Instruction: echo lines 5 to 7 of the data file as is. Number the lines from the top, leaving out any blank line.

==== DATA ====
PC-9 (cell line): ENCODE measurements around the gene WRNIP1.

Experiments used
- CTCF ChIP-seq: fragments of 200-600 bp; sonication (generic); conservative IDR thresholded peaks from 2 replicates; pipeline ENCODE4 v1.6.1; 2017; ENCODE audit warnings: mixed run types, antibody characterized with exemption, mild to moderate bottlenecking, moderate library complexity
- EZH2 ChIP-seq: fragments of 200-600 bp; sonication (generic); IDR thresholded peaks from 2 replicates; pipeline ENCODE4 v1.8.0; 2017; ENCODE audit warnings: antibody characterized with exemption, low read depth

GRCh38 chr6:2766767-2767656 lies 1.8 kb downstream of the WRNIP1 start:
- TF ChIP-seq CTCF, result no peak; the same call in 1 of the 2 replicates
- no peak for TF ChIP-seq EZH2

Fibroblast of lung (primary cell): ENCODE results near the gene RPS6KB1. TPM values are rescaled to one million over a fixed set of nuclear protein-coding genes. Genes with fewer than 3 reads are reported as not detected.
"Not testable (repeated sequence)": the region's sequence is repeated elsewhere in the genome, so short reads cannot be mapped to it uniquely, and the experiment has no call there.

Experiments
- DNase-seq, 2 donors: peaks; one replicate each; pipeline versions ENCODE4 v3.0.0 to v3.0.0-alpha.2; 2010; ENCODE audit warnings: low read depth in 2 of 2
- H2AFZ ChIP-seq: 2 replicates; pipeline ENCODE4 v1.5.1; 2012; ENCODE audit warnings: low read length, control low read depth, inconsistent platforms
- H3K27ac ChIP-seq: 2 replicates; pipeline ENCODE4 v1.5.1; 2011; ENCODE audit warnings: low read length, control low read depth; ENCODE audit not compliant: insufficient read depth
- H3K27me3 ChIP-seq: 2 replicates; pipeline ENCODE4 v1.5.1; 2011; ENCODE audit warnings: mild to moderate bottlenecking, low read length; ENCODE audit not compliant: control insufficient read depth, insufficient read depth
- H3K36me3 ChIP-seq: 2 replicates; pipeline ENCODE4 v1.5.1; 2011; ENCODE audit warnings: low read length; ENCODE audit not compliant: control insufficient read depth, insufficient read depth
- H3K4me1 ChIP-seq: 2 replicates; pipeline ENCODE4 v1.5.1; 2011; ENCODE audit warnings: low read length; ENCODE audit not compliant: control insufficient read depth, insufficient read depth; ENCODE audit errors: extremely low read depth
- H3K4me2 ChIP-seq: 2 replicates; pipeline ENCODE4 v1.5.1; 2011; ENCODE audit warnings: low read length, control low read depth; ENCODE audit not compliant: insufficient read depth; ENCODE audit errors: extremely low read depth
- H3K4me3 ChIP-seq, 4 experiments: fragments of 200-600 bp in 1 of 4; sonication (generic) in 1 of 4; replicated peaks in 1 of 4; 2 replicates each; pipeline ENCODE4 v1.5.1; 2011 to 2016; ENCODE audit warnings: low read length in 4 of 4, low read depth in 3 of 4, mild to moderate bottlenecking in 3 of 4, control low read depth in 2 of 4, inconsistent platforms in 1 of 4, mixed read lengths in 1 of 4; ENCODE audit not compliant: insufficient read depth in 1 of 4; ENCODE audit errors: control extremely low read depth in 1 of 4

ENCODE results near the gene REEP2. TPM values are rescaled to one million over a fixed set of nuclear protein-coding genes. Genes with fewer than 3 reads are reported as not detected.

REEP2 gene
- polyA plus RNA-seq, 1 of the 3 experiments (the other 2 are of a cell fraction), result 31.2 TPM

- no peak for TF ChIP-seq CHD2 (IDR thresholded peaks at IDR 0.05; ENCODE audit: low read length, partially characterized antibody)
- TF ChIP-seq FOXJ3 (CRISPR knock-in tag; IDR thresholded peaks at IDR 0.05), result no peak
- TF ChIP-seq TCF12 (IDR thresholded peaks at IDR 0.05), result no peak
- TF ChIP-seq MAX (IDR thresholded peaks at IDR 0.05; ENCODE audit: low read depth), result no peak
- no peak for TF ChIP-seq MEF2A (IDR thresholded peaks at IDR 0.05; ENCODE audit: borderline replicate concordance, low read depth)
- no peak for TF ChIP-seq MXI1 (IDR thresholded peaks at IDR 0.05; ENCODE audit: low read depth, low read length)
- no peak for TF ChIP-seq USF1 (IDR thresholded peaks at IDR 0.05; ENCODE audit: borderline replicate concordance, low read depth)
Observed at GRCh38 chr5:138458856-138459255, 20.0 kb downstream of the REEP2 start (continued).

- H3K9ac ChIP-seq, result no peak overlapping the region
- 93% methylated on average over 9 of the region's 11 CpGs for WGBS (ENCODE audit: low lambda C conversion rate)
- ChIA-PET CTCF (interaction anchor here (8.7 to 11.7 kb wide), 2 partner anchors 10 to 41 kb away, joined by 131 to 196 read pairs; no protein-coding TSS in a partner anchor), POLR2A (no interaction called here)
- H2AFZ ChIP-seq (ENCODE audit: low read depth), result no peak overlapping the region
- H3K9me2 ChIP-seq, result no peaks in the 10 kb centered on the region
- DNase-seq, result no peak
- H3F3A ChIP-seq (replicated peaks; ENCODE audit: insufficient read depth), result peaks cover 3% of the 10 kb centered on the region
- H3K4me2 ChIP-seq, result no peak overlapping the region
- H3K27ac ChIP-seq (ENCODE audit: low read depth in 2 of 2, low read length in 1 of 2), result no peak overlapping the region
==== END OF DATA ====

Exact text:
GRCh38 chr6:2766767-2767656 lies 1.8 kb downstream of the WRNIP1 start:
- TF ChIP-seq CTCF, result no peak; the same call in 1 of the 2 replicates
- no peak for TF ChIP-seq EZH2